Monday, 27 February 2012

Ode to joy

G&T - 26-and-a-half months  M - 4-and-a-half months

What do you get really excited about? Your team scoring the winning goal in added time? A fabulous new pair of shoes? Suddenly realising it's Wednesday and therefore a new episode of Masterchef? That last one might just be me. Anyway, this week, M experienced a joy and wonder far beyond anything any of us are capable of any more. She discovered her own feet. She's been in charge of her hands for months now, but until now, her feet had been a mystery. Then, this week, they caught her eye. Staring intently, she wiggled, kicked and finally made a grab for one of these little pink-clad wonders. The look of sheer delight that crossed her face as it dawned on her that these amazing devices were hers to control was fantastic. And a little sad. I will simply never experience such pure wonder myself again. I lost that ability thirty-odd years ago. But I guess that's the real joy of having kids. At least you have the vicarious thrill at each new discovery. And I've got a while before that runs out yet. Yesterday the twins were at a local playpark with their current favourites soft toys in tow. As soon as Charlie Chimp took his first trip down the slide, that was it. With jaguars and chimps flying through the air, the girls were hysterical with delight, laughing until they could barely move, not giving a single thought to who was watching or that we really needed to get some shopping in. And you know what, I started to feel that way too. Their joy was utterly infectious, and soon their dad and I were helpless too. Being a grown-up can be so boring sometimes. Once in a while, we should all launch a stuffed animal down a slide and just let go!

The agony of separation

G&T - 26-and-a-half months  M - 4-and-a-half-months

For the past four-and-a-half months or so, M and I have been pretty much inseparable. She has been looked after by Daddy or Granny for the odd hour or so, but otherwise, we're a unit. And that's the way I like it. I'm revelling in the fun of having just one, and the laidback nature of done-it-all-before parenting. I remember the first time I left the twins with anyone. They were ten months old, and I cried, each step away from them feeling like wretched abandonment. (They, of course, had a great time playing with Granny and Grandad, and failed to notice I was gone. But that's beside the point). Now, having moved closer to family, and being a more relaxed, second-time mum, I was determined to get M accustomed to time away from me much sooner. With Daddy and Grandad in charge, I knew the twins would have a ball, so, this week, I swallowed my fears about how the wee one would cope on a day of bottles, and headed out for a whole 12 hours to play at being the old me. OK, so last time I joined my mum and sisters on a theatre trip, I didn't have to pack a breastpump, but after a few wee sniffles on the way to the station, I really did start to feel like a normal person. Having enjoyed a nice gossipy train journey, all I needed to do was find somewhere for a quick express before the play. Cue a handy department store baby room nearby, everything was looking good. Until I tried to plug in my pump. With the wrong plug adaptor. Nope, no matter how I fiddled, plug and pump simply couldn't be made to agree. And with no manual option, I was stuck. I soldiered on, enjoying a little Shakespeare and even a cheeky spritzer (well, half a spritzer. Have become a truly spectacular lightweight) but by the time the players were taking their bows, I was giving Dolly Parton a run for her money. And I still had a three-hour train journey home. Oh, the pain. Suddenly, the final scene of Grapes of Wrath seemed like a blissful release. If only I could find a handy tramp... When I finally got home to my girls,  I couldn't wait to bond with M again. For my own sake as much as hers. As it turns out, without careful packing, the pain of separation can be very real indeed.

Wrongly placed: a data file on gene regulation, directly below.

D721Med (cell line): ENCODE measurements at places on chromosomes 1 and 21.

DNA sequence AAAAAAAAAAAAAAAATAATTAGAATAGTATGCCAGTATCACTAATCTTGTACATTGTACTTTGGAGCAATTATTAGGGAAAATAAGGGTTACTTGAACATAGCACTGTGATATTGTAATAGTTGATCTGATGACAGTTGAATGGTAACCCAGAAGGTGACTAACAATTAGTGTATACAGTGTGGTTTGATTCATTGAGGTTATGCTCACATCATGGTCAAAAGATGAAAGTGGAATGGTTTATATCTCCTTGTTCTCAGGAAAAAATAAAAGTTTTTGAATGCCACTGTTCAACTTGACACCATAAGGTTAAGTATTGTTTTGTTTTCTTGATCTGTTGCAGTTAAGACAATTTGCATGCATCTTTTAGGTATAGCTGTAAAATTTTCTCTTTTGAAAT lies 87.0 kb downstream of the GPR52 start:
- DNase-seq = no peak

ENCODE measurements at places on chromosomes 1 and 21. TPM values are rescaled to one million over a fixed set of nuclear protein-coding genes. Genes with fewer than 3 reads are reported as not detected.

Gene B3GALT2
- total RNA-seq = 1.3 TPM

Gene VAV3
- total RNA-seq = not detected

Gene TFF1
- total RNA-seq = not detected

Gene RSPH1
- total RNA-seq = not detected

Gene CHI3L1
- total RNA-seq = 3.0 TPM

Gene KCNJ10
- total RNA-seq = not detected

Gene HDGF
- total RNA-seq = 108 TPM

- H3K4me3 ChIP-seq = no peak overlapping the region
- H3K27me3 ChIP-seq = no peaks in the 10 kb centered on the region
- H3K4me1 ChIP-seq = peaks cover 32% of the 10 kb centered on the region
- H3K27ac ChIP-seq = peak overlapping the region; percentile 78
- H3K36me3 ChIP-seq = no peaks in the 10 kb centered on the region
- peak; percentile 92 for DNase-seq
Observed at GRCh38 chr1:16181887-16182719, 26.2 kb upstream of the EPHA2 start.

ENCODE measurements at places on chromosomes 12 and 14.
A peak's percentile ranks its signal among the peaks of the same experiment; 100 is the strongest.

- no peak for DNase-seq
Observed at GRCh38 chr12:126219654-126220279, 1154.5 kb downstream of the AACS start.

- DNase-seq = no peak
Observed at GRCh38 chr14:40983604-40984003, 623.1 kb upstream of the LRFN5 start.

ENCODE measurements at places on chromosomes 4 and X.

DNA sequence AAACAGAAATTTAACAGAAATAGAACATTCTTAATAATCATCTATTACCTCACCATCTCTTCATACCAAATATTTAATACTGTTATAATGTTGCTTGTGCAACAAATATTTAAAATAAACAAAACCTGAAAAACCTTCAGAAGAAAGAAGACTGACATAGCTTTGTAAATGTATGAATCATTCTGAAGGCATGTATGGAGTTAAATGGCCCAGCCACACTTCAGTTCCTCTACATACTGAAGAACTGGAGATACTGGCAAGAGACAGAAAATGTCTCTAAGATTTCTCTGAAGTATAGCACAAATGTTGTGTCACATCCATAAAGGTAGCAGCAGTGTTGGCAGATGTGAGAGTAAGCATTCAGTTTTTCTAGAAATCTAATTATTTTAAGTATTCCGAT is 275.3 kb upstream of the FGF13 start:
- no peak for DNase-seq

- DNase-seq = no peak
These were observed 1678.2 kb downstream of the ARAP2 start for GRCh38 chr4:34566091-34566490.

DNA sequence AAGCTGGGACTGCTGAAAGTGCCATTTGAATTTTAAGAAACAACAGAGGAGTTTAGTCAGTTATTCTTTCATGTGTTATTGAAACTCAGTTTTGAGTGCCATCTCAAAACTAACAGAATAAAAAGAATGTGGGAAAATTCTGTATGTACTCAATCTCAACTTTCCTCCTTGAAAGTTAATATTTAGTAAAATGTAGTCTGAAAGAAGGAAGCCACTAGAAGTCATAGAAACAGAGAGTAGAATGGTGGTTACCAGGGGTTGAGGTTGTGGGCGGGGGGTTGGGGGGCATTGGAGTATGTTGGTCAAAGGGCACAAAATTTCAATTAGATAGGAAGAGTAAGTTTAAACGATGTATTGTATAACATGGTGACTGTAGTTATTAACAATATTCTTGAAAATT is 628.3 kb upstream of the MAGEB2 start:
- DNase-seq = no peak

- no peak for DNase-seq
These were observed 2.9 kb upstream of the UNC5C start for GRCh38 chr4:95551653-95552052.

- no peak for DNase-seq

Thursday, 23 February 2012

No Supermum

G & T - 26-and-a-half months  M - 4-and-a-half months

After publishing my last post, my husband went online to have a look and spotted two typos. I was gutted. An over-reaction, you might think, but spotting typos used to be my job. My whole career. I was paid actual money by people to ensure their magazines went out each week perfect and error-free. My husband is an accountant. A numbers man. But he spotted my errors straight away. Yes, I know you can never edit your own work, but I still felt deflated. Had I lost the touch? Would I ever be able to return to some meaningful career one day, where I actually use my brain for something more than remembering the words to nursery rhymes and analysing nappy contents? But then I thought about it. As I typed that post, I was holding a sleeping baby in my arms and trying to referee a disagreement over how to construct a train track. When presented with a 'broken' train, I actually got up to look for the screwdriver before I realised that changing the batteries in a Brio probably wasn't a task that was possible with one hand. As a woman, I think you feel you just ought to be able to multi-task. And as a mum, those tasks just keep coming. But contrary to what our offspring might think, we are only human. I might be able to simultaneously feed a baby, read a Pooh Bear book and identify the Seven Dwarfs, but perhaps I shouldn't then also be thinking about what to make for tea and if it's bin day. So, hubby has been enlisted to read every post before it goes live (hence any mistakes from here on in are his fault), and I'm going to keep the multi-tasking to three things at a time. Well, five. OK, ten. Max.